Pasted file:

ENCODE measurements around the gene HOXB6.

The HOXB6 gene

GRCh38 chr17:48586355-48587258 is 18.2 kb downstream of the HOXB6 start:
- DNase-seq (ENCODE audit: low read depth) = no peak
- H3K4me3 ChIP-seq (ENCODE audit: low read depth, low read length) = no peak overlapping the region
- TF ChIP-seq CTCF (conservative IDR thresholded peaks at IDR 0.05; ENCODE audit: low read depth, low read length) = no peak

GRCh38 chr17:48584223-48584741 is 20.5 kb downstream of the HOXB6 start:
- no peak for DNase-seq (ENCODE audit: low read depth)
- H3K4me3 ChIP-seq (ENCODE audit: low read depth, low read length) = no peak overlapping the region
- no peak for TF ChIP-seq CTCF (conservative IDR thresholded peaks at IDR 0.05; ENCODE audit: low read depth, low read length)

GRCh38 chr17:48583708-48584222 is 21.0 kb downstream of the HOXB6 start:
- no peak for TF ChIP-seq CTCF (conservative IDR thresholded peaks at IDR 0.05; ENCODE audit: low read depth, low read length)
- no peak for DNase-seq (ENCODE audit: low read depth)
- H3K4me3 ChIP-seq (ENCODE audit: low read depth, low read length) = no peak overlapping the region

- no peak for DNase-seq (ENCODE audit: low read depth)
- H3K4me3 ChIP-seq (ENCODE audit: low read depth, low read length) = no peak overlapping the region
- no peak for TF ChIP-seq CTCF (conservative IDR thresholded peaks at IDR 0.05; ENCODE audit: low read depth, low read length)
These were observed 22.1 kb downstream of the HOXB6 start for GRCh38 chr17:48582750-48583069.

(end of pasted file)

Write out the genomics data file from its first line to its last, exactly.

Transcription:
ENCODE measurements around the gene HOXB6.

The HOXB6 gene

GRCh38 chr17:48586355-48587258 is 18.2 kb downstream of the HOXB6 start:
- DNase-seq (ENCODE audit: low read depth) = no peak
- H3K4me3 ChIP-seq (ENCODE audit: low read depth, low read length) = no peak overlapping the region
- TF ChIP-seq CTCF (conservative IDR thresholded peaks at IDR 0.05; ENCODE audit: low read depth, low read length) = no peak

GRCh38 chr17:48584223-48584741 is 20.5 kb downstream of the HOXB6 start:
- no peak for DNase-seq (ENCODE audit: low read depth)
- H3K4me3 ChIP-seq (ENCODE audit: low read depth, low read length) = no peak overlapping the region
- no peak for TF ChIP-seq CTCF (conservative IDR thresholded peaks at IDR 0.05; ENCODE audit: low read depth, low read length)

GRCh38 chr17:48583708-48584222 is 21.0 kb downstream of the HOXB6 start:
- no peak for TF ChIP-seq CTCF (conservative IDR thresholded peaks at IDR 0.05; ENCODE audit: low read depth, low read length)
- no peak for DNase-seq (ENCODE audit: low read depth)
- H3K4me3 ChIP-seq (ENCODE audit: low read depth, low read length) = no peak overlapping the region

- no peak for DNase-seq (ENCODE audit: low read depth)
- H3K4me3 ChIP-seq (ENCODE audit: low read depth, low read length) = no peak overlapping the region
- no peak for TF ChIP-seq CTCF (conservative IDR thresholded peaks at IDR 0.05; ENCODE audit: low read depth, low read length)
These were observed 22.1 kb downstream of the HOXB6 start for GRCh38 chr17:48582750-48583069.